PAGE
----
This elegant synthesis (you can tell immediately that Simon Jenkins is an Oxford man and not a product of the other place) is intended to complement the author’s successful Thousand Best Churches. It could be argued that England’s houses are much better known than its churches and that this sister volume is hardly essential. ‘Not another book on country houses!’
Such an attitude would be graceless. For those who do not know their houses, this is an excellent general guide: it is impressively comprehensive in its coverage, and the entries are clearly written. For those who are already house buffs, Jenkins’s Best Houses should be regarded as an intelligent conversation with a friend. His judgment is sound — so sound that there is hardly an opinion with which one disagrees.
An aspect of the book which the publishers consider ‘controversial’ is the awarding of stars, from one to five. Only 20 houses receive five stars, and they are the international greats from Chatsworth and Holkham to Windsor Castle. It is further down the scale that the star system could go awry, and here Jenkins is faultless. His awards are an infallible litmus test, taking into account character, life and originality. Thus Dennis Sever’s mad house in Spitalfields merits four stars while the official cream and gold of Buckingham Palace gets only three. I would recommend every reader to go straight to p. 452 (not B.P.): ‘These rooms smell of damp and desolation … an occupant sleeps in one of the pauper’s beds in the rear room in conditions of candlelit squalor. Where he bathes is a mystery…’
This is not a British Tourist Board exercise in bland ‘Come to England’ myth. Each section is prefaced by a brief and often devastating topographical introduction. Poor old Arthur Mee. This is England now, ravaged by incompetent planners, Thatcherite economics and cynical New Labour philistinism. ‘South Lancashire is not a pretty place. Today we must pick over this wreckage [the 1960s, 1970s and 1980s] to find traces of the past.’ ‘Little Bedfordshire … its landscape beaten into submission by acres of matchbox housing and industrial estates.’ Kent has ‘one of the most unsightly coastlines in the country’. Leicestershire is ‘threatened England. Much of the countryside is in the process of disappearing under the great East Midlands sprawl.’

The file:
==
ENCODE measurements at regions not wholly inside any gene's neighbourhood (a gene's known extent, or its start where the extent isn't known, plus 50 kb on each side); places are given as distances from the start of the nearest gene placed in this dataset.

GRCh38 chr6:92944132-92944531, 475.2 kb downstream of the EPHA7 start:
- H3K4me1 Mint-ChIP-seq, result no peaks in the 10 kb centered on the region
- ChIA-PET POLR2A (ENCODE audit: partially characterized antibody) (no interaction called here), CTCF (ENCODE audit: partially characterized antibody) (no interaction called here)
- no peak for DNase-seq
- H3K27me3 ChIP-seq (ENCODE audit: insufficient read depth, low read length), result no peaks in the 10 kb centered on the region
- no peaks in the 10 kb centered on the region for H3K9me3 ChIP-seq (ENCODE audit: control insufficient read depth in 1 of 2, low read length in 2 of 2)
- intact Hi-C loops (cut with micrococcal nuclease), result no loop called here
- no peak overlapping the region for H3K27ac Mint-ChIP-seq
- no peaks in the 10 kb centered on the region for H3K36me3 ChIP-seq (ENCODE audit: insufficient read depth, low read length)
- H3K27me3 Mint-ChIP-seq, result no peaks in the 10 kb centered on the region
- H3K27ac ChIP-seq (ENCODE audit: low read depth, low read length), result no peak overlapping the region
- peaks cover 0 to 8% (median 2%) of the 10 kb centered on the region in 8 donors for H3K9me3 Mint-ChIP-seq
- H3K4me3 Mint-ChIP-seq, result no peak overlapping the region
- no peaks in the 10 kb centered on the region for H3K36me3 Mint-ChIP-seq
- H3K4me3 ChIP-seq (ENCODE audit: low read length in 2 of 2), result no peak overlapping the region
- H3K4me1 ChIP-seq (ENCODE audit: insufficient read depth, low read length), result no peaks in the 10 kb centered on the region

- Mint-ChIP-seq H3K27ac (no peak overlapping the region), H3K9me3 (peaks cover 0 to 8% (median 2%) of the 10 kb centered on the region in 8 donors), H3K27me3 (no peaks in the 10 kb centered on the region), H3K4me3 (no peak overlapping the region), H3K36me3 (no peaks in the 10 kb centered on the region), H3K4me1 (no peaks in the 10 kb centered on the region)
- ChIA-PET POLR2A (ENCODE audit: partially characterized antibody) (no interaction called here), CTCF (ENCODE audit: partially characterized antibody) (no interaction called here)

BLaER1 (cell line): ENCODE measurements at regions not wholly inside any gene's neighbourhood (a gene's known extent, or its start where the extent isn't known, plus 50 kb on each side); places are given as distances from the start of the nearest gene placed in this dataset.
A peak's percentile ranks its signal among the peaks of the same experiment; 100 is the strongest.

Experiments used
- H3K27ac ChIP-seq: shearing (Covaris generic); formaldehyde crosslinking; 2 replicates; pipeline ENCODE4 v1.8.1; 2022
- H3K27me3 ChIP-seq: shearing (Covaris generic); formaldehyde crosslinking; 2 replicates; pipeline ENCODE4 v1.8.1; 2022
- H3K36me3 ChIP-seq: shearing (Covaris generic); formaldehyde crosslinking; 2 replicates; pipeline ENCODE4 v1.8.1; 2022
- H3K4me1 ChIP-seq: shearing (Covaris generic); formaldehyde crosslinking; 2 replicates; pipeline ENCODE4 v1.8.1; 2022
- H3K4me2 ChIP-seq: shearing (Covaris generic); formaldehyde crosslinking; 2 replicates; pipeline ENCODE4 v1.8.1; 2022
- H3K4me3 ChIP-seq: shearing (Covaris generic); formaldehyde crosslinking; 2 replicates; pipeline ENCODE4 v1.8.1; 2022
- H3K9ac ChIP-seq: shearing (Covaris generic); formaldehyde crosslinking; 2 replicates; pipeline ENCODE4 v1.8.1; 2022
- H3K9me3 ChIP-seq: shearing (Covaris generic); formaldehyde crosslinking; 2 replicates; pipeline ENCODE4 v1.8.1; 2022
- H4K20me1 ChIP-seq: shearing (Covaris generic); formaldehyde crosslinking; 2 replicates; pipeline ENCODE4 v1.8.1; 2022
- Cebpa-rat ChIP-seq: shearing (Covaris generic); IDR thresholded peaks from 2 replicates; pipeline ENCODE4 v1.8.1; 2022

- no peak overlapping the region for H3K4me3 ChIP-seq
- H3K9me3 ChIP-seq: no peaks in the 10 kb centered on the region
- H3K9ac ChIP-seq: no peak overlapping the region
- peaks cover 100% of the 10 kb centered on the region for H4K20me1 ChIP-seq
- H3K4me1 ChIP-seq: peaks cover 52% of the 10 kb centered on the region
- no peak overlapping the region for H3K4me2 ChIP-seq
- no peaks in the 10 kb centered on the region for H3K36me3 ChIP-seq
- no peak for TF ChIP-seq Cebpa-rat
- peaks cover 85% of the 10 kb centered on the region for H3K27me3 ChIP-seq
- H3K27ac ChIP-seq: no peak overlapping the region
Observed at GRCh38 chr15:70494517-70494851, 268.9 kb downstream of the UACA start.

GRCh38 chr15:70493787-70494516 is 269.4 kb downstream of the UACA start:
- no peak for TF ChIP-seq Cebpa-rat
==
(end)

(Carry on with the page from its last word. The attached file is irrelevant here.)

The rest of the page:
Apart from well-known country houses, the net has been spread far to cover — rather surprisingly, some might think — university colleges, mediaeval alms houses like Ewelme and Holy Cross, Winchester, as well as Chartist bungalows and postwar prefabs. The criteria are that they are now, or once were, lived in, and are accessible to the public. The line seems to have been drawn to exclude mediaeval abbots’ houses attached to ruins or, more surprisingly, the Charterhouse in Clerkenwell which is London’s only great 16th-century town palace to survive.
This is more than a guide, however. Simon Jenkins has an agenda. He disapproves of sterile museumisation. He wants his houses to live. This book is a sustained attack on the ‘dead hand of much modern custodianship which seems intent on squeezing life out of old houses and imposing a corporate identity on the resulting mausoleum’. Thus the drawn blinds and ‘don’t walk on the 19th-century machine-made-carpet’ brigade come in for sustained stick. I agree. Why can’t you play billiards in the billiards room, squash in the squash court or spill cigar ash on the carpet? Not being open, Chequers, a restored Jacobean house with a fine library and pictures, does not feature in these pages. Perhaps in the next edition? Or is ‘access’ only expected from dukes, not Tony?
Even those who think they know everything about English country houses will find surprising information in these pages. Cher’s knickers framed over the chimneypiece may be a teaching aid, as Belmont is now a school.